K&A Take Away is worth a stop on the way to Dillon Beach
A cartoon-esque butcher knife sign hangs above the sea-blue building at 27005 Highway 1, you’ll see it as you pass through the town of Tomales on the way to or from Dillon Beach.
That alone should have caught my attention years ago, however we also appear to have missed the forked sausage flag that flutters in the breeze below, the colorful yellow door and the “open” signs. However, with so many pedestrians in downtown Tomales, especially on a summer weekend, by the time you see the signs for K&A Take Away, it’s almost too late to stop.
After its years in existence, last weekend was the first time we noticed this sausage sandwich shop and made our way inside. After tasting just one bite of the standard bratwurst with beer onions, plus a side of delectable potato salad, we realized we have a lot of catching up to do.
There are plenty of establishments we visit that do not spark enough interest to research and write an article, but K&A Take Away is one of those gems that keeps our coastal communities so interesting and diverse. It also gave us an excuse for a quick re-visit in order to sample even more.
Although undeniably quaint, the main attraction here is the food. Not that I have a lot of faith in review sites, but K&A has a truly spectacular record on Yelp (if that makes any difference to you). All but three of their 48 reviews are “five stars.”
More importantly, they say things about K&A that you will rarely find mentioned about a big city eatery. In one case, the reviewer mentioned being so enamored with the sweet potato salad that she reached out to the owners and actually requested the recipe. Without blinking an eye, K&A provided it, although the reviewer admitted that she could not make it nearly as well as.
K&A Take Away gets its name from Trevor Brand and Amy Carpenter, both Tomales and Point Reyes natives who have known each other since childhood and first started dating while sophomores at Tomales High School.
“‘T&A Take Away’ wouldn’t have worked,” laughs Amy. “So we went with the ‘K’ from Trevor’s middle name, which is Kai.”
Amy worked at Tomales Bakery, then moved on to a vet hospital. She always loved to cook, especially sausages, which Trevor encouraged her to try making at home. She read up and jumped in, at first just making them for herself and Trevor. Soon family and friends were asking to try. Eventually, a little space opened up in downtown Tomales. Again, with minimal formal training, but a whole lot of natural skill, Amy took the plunge.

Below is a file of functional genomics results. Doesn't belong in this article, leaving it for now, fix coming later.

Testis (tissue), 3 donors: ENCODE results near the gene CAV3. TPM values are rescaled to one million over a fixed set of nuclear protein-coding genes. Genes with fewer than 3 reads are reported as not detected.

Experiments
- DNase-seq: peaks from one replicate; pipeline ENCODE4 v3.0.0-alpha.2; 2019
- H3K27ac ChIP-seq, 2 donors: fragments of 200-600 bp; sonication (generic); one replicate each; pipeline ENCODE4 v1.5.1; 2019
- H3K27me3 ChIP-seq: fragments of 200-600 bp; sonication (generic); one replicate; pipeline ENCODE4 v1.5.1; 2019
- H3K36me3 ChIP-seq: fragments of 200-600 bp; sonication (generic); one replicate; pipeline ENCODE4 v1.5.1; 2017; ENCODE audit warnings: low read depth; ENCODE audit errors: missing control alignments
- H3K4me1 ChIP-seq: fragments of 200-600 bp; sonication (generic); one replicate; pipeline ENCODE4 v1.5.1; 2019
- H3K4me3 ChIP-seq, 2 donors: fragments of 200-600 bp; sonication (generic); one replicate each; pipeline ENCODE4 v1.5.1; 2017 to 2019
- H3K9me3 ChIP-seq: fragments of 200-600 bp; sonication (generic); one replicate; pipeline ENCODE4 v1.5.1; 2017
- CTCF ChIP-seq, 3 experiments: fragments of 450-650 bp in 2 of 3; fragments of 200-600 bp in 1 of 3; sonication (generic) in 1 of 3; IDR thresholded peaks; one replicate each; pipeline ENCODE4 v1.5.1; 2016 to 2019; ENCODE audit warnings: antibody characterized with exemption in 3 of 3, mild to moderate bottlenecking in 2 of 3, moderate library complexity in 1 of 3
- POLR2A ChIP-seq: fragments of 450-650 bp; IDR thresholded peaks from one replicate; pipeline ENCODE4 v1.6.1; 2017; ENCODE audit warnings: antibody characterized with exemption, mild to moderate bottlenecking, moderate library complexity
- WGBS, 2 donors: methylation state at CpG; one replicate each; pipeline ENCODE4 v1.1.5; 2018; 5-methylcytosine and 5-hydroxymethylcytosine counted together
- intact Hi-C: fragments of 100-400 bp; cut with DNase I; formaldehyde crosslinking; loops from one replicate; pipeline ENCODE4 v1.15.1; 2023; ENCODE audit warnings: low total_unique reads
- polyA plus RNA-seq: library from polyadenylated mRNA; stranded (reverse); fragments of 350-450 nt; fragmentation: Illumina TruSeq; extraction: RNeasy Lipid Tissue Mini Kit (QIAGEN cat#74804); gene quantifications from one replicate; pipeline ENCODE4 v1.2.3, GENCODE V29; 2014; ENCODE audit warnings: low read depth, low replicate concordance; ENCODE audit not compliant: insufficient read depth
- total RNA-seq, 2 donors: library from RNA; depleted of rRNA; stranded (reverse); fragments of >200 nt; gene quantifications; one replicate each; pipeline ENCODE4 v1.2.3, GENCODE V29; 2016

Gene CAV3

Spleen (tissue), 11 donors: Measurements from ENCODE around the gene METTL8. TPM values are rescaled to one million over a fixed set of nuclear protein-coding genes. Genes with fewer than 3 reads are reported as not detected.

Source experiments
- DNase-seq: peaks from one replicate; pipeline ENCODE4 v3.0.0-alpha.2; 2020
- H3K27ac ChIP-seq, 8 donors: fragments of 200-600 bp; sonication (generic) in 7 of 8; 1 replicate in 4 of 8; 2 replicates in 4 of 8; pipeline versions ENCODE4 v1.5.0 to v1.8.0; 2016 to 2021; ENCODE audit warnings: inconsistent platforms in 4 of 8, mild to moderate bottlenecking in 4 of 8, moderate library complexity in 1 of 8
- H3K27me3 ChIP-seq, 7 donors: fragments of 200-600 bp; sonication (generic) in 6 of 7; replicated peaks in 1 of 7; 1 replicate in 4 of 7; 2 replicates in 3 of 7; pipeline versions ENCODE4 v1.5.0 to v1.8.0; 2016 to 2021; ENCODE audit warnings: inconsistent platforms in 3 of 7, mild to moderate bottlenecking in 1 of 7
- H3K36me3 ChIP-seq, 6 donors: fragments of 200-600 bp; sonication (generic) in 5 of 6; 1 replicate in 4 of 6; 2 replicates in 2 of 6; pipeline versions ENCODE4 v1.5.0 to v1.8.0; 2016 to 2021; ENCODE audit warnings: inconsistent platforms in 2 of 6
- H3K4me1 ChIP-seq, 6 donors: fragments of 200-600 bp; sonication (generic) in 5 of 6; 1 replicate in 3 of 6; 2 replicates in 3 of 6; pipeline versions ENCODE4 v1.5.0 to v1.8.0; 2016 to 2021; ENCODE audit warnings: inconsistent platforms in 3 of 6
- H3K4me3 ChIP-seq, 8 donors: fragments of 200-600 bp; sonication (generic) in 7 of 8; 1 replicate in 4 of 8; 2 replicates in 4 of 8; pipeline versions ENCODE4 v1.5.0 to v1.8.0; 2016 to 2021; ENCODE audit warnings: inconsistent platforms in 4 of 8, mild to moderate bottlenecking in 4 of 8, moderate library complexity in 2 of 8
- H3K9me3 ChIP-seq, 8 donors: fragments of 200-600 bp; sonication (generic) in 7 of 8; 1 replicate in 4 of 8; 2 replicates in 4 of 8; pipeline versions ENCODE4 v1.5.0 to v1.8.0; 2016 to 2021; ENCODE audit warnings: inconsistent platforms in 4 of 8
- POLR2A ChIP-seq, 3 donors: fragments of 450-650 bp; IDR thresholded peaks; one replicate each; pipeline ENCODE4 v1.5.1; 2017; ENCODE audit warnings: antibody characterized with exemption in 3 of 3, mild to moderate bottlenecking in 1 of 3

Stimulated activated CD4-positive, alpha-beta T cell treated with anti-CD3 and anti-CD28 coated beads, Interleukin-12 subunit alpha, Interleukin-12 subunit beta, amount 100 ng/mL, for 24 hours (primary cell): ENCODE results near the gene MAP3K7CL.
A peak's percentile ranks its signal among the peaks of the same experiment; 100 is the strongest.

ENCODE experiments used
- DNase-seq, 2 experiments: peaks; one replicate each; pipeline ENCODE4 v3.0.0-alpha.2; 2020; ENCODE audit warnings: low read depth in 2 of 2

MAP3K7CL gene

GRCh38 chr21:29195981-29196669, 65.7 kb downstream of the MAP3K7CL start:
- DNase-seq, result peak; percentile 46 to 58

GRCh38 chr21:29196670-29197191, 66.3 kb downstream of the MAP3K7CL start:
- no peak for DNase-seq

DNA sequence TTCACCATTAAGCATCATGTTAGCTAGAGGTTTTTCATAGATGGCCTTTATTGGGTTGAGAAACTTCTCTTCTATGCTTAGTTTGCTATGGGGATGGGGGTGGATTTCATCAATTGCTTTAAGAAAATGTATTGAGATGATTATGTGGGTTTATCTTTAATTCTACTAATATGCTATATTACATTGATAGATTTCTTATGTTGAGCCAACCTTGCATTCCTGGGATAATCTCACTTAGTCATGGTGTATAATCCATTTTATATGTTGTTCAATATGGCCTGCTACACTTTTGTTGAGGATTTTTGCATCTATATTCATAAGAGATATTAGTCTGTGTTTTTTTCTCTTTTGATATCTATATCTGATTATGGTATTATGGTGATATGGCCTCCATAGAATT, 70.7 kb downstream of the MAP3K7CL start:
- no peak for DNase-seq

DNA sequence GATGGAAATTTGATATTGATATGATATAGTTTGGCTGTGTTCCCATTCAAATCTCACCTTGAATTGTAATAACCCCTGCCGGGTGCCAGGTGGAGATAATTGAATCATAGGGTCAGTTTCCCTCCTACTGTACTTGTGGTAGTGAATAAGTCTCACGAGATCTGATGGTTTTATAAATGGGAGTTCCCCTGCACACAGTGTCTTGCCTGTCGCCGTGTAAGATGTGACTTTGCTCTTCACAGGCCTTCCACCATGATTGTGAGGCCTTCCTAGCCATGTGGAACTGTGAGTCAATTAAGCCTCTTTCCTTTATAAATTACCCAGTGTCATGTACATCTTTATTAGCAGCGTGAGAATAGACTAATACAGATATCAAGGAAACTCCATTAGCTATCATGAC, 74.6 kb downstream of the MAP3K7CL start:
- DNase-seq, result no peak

“The first sandwich I ever made to order, other than what I make for Trevor’s lunches, was for the very first customer when we opened our doors,” says Amy. “I had never worked in a sandwich shop before.”
After tasting her handmade sausages, I can attest that her artistry with a meat grinder is worth exploring, every combination just works.
Trevor is a carpenter in Point Reyes during the week, but you can often find him at the front counter on weekends. They are about to mark their seventh year in business, and have changed very little since day one. Amy makes four types of sausage, with the hot Italian, mild Italian and bratwurst as the staples, and a flavored chicken sausage that changes every few weeks.
Everything is made by hand, weekly, in the 240-square-foot kitchen tucked behind and below the order counter. She makes roughly 10-15 pounds of each sausage per week during the summer and about 5 pounds during the winter. Because of UDSA rules, fans can only buy sausage sandwiches and not packages of sausages to roast at the beach, although K&A does some very-limited catering, but you will need some serious street cred and plenty of local references to get them to close up shop for your special occasion. Most recently, they cooked the sausages for the Tomales Volunteer Fire Department’s pancake breakfast (inspiring me to mark my calendar for next year’s fundraising breakfast).
K&A also offers specials every couple of days but when they run out, they move on to the next, so don’t expect to find these items on every visit. Recent specials have included sandwiches of meatloaf, pot roast and the Thai favorite, banh mi. They also always have a vegetarian option, which is usually potato cakes, this week with chow-chow, which is a southern relish and smoked paprika aioli. “I like the change the toppings to match the season’s flavors,” Amy says.
Also look for the Thai chicken sausage, apple-walnut-chipotle hand pies, quinoa pancakes, lamb meatballs, pozole, dried cherry radish and dill slaw, Hawaiian Portuguese bean soup and the ever-popular smoked salmon chowder (when it is in season). Another reviewer revealed that K&A’s chicken turnover, with flakey pastry crust filled with creamy chicken, peas and carrots, was the best she had ever had.
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